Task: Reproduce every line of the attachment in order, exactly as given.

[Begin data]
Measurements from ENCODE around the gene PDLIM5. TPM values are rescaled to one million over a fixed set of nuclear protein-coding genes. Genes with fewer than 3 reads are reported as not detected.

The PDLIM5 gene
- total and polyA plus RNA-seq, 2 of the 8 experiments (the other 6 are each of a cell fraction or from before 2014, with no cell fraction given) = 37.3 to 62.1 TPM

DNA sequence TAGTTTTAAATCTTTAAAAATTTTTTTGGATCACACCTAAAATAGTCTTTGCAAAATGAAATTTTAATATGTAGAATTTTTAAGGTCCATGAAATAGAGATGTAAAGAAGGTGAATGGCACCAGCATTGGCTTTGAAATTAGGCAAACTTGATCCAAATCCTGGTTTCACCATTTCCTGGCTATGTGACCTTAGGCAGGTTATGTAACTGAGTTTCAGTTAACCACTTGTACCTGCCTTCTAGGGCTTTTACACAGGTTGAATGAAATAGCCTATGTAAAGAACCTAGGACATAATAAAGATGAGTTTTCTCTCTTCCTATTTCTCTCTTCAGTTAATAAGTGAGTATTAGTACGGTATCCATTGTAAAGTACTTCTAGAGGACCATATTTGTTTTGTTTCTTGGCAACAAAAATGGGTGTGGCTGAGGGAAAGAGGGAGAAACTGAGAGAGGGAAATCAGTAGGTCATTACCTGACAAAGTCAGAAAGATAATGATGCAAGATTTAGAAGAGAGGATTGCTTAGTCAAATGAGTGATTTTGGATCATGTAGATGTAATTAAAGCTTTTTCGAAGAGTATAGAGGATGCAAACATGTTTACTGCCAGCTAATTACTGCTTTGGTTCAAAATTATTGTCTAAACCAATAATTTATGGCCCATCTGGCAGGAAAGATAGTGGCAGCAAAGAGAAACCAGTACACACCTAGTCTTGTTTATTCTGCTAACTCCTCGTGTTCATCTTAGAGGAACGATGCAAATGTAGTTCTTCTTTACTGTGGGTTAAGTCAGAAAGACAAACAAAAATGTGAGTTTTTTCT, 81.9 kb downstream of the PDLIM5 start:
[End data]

Measurements from ENCODE around the gene PDLIM5. TPM values are rescaled to one million over a fixed set of nuclear protein-coding genes. Genes with fewer than 3 reads are reported as not detected.

The PDLIM5 gene
- total and polyA plus RNA-seq, 2 of the 8 experiments (the other 6 are each of a cell fraction or from before 2014, with no cell fraction given) = 37.3 to 62.1 TPM

DNA sequence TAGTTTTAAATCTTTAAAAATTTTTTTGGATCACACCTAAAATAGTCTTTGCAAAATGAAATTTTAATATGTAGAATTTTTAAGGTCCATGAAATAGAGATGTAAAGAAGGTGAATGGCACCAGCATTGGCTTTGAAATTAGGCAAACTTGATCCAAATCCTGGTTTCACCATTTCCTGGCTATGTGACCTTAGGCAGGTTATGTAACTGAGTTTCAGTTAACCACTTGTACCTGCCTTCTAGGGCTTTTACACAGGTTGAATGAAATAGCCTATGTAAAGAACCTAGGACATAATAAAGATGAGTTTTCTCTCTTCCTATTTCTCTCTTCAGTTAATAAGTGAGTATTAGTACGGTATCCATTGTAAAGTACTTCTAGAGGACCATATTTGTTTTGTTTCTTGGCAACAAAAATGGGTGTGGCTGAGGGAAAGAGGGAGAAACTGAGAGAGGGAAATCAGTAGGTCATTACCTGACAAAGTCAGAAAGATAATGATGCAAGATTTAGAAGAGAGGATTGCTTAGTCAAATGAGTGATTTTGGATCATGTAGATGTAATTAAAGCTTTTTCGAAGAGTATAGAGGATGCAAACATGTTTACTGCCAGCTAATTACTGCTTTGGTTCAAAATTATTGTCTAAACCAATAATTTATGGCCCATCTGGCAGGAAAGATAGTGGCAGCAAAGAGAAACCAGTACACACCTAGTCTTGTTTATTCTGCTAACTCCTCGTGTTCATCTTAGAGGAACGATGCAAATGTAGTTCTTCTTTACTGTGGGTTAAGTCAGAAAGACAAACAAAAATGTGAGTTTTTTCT, 81.9 kb downstream of the PDLIM5 start: